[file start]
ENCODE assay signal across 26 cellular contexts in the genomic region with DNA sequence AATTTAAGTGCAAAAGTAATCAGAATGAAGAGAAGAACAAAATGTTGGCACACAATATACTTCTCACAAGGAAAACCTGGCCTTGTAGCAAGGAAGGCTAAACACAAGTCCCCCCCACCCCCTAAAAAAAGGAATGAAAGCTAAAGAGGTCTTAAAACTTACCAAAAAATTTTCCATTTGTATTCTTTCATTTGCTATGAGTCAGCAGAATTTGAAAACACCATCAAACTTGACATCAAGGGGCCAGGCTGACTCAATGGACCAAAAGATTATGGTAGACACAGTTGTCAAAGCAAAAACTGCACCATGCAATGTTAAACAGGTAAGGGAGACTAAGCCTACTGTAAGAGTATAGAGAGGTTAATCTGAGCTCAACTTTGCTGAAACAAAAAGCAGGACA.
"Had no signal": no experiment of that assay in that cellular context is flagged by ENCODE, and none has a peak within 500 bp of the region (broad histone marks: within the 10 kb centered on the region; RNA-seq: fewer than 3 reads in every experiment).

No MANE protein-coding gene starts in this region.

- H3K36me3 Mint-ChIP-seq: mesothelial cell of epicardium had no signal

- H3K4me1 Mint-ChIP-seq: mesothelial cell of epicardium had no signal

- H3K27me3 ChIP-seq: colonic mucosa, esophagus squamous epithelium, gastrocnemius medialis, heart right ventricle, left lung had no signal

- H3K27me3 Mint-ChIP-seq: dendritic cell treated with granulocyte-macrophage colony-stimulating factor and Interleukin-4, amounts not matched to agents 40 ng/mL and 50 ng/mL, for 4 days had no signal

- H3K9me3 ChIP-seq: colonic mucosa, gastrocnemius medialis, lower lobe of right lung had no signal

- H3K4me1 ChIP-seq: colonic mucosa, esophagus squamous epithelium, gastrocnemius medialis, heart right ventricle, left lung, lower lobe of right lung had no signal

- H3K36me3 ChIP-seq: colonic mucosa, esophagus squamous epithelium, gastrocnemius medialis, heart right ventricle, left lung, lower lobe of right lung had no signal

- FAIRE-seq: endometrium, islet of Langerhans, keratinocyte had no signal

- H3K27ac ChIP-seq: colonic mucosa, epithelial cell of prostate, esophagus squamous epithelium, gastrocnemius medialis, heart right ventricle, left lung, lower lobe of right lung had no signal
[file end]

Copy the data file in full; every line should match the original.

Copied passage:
ENCODE assay signal across 26 cellular contexts in the genomic region with DNA sequence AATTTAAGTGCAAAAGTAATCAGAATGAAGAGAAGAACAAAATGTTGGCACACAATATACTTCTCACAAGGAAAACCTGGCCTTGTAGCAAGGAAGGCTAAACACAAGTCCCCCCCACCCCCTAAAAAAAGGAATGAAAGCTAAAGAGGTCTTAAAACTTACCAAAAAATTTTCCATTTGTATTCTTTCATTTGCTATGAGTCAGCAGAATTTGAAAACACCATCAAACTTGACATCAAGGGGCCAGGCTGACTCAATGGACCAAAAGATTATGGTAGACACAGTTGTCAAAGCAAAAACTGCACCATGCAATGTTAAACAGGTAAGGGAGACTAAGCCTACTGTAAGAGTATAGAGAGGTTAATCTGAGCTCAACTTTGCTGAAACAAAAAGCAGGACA.
"Had no signal": no experiment of that assay in that cellular context is flagged by ENCODE, and none has a peak within 500 bp of the region (broad histone marks: within the 10 kb centered on the region; RNA-seq: fewer than 3 reads in every experiment).

No MANE protein-coding gene starts in this region.

- H3K36me3 Mint-ChIP-seq: mesothelial cell of epicardium had no signal

- H3K4me1 Mint-ChIP-seq: mesothelial cell of epicardium had no signal

- H3K27me3 ChIP-seq: colonic mucosa, esophagus squamous epithelium, gastrocnemius medialis, heart right ventricle, left lung had no signal

- H3K27me3 Mint-ChIP-seq: dendritic cell treated with granulocyte-macrophage colony-stimulating factor and Interleukin-4, amounts not matched to agents 40 ng/mL and 50 ng/mL, for 4 days had no signal

- H3K9me3 ChIP-seq: colonic mucosa, gastrocnemius medialis, lower lobe of right lung had no signal

- H3K4me1 ChIP-seq: colonic mucosa, esophagus squamous epithelium, gastrocnemius medialis, heart right ventricle, left lung, lower lobe of right lung had no signal

- H3K36me3 ChIP-seq: colonic mucosa, esophagus squamous epithelium, gastrocnemius medialis, heart right ventricle, left lung, lower lobe of right lung had no signal

- FAIRE-seq: endometrium, islet of Langerhans, keratinocyte had no signal

- H3K27ac ChIP-seq: colonic mucosa, epithelial cell of prostate, esophagus squamous epithelium, gastrocnemius medialis, heart right ventricle, left lung, lower lobe of right lung had no signal